Verona Area High School will have three new security staff members and an anonymous tip line for students next year, among a set of new protocols following three fights in one day earlier this month.
District superintendent Dean Gorrell announced those and other upcoming changes in a letter to parents Friday, May 17, eight days after fights brought police to the high school three separate times, leaving one staff member injured and 18 students suspended.
Gorrell also acknowledged in the letter that the school’s communication after the fights “fell far short of hitting the mark” under the incident response communications policy the school board approved in December 2018.
“I offer my heartfelt apologies for how the communication to parents and District staff was handled last week,” Gorrell wrote. “I can absolutely assure you that the lessons learned on Thursday will be used to ensure that the lack of timely and on-going communication will not happen again.”
In addition to the new staff and tip line, changes include additional supervision at the main entrance during lunch, reemphasizing its parent visitors policy and forming a “response team” at the high school to take on a new fight intervention protocol.
That protocol will be implemented this fall, according to the letter, and will focus on standardizing responses to physical fights, preventing injuries to staff and students and minimizing law enforcement intervention and potential consequences.
In addition, the district will have a new policy regarding students returning to school after completing a suspension, Gorrell wrote. They will have to complete a reentry meeting, and readmission could require a law enforcement consultation, a victim safety plan, a student behavior contract or off-site placement.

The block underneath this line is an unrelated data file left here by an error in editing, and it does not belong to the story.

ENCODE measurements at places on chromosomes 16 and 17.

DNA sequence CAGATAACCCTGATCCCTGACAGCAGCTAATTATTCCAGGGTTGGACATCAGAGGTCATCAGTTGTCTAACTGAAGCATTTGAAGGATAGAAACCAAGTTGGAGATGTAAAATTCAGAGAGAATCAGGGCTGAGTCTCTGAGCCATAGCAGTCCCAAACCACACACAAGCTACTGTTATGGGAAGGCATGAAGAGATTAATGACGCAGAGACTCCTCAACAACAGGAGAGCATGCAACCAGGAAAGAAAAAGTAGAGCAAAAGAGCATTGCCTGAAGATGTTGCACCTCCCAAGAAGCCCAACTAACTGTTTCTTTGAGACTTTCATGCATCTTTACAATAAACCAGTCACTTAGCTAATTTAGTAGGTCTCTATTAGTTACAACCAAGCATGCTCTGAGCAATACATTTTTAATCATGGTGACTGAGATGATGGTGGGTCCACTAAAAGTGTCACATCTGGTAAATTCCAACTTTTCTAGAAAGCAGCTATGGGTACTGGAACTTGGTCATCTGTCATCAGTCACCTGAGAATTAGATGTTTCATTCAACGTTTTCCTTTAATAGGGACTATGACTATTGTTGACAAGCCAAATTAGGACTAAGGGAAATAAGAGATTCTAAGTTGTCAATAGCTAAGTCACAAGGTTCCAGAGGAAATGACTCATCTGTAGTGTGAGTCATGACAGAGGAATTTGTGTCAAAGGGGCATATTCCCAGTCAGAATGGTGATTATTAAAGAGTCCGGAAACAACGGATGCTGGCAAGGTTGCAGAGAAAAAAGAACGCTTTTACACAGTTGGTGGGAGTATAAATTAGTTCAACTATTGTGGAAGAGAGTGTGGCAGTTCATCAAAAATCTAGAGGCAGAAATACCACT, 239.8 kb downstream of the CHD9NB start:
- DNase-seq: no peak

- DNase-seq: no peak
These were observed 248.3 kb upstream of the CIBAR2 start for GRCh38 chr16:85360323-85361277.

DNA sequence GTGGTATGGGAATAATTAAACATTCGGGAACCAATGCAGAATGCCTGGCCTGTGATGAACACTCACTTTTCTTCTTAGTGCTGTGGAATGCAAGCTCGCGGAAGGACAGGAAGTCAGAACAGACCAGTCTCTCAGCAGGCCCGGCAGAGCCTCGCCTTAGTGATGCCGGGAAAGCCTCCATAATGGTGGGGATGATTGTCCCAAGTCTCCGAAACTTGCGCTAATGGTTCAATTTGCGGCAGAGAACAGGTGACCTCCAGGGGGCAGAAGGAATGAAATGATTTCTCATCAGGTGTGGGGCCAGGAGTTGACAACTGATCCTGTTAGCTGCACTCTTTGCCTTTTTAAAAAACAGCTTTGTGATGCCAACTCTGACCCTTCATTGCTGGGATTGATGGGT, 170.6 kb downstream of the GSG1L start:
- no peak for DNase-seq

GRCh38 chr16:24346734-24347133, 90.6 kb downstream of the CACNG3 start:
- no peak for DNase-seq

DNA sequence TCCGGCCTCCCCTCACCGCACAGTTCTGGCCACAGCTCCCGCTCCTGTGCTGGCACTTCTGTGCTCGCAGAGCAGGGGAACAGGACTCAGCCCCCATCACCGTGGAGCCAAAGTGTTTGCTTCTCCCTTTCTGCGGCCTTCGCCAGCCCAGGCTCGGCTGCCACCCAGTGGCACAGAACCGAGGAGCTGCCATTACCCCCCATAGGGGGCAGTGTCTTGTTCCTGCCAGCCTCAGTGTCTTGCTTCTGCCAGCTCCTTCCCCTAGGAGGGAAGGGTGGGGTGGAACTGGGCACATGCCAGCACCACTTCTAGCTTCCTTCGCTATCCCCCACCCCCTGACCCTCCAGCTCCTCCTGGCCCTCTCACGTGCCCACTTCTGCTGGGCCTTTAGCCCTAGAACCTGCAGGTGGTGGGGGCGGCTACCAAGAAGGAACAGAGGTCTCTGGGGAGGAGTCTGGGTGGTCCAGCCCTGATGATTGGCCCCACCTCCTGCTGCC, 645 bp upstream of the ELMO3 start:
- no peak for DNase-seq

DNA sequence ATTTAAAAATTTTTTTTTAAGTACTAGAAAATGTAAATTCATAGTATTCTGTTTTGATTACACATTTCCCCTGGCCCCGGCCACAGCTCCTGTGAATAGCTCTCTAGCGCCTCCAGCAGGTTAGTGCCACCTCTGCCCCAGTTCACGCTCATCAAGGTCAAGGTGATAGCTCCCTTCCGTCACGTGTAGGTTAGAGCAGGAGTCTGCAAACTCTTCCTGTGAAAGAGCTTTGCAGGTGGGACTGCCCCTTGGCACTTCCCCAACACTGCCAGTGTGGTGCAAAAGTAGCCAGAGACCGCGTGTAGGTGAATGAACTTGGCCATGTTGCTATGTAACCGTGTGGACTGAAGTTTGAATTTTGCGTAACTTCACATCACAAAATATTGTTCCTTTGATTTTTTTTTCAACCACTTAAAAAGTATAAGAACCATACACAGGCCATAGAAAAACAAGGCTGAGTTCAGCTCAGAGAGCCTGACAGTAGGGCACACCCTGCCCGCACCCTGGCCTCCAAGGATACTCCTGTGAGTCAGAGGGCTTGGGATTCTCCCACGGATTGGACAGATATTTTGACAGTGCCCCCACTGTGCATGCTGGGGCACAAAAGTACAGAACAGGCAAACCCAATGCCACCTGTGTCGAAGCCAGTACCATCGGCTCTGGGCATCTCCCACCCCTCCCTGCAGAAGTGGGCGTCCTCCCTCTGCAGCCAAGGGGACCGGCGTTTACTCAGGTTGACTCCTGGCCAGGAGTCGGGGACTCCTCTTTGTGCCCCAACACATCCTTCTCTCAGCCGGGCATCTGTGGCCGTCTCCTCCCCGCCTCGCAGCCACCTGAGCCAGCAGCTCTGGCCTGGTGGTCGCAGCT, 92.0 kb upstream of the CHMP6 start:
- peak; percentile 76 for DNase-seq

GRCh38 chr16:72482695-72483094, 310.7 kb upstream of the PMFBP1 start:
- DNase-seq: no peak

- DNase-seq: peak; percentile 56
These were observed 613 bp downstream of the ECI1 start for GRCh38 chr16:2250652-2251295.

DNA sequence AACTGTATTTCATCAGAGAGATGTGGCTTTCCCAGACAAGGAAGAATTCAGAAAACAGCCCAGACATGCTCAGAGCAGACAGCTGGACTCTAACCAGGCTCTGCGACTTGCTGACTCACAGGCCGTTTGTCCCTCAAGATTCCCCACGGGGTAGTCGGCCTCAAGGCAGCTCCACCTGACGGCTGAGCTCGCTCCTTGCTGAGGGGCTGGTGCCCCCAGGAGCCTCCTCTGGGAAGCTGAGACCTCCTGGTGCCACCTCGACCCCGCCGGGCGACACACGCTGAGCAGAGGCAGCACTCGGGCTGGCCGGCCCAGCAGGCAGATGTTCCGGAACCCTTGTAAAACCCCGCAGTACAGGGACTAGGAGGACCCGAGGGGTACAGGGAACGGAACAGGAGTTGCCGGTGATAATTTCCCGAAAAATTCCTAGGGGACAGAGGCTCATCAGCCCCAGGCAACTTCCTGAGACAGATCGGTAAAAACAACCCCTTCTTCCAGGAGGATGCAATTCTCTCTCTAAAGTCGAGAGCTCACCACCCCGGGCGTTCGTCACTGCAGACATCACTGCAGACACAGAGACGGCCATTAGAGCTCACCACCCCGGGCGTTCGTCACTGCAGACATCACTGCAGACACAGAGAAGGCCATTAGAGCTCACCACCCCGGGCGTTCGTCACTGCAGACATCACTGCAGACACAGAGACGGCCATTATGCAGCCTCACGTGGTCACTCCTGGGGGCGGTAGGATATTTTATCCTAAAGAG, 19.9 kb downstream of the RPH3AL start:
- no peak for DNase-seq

To ensure the communication plan works as intended in the future, Gorrell emphasized that the district has “reassigned tasks, changed our protocols and created built-in system backups.”
On May 8, the first fight began around 11:55 a.m., with the second about an hour later and the third at around 2:56 p.m. Communication home from the district, in the form of an email from principal Pam Hammen, came at 8:47 p.m. that night.
“Due to the number of incidents in a condensed period of time, staff in charge of communications were pulled away from their positions,” Gorrell wrote. “This resulted in the complete disruption of the communication stream to our families.”
Meanwhile, news of the fights was spreading through student texts to parents and videos on social media. Some of that social media conversation continued into the evening, and among the students suspended for this month’s fights were “those who used social media in an effort to incite further disturbances,” VASD public information officer Kelly Kloepping wrote in an email Monday to the Press.
He stressed that the staff and VPD officers responding to the incidents did good work, despite the breakdowns.
“While some of our systems failed last week, our staff, high school admin team, and Verona Police Department did not,” Gorrell wrote. “In the middle of the chaos, our staff, administrators, and officers unquestioningly put our students’ safety and well-being first.”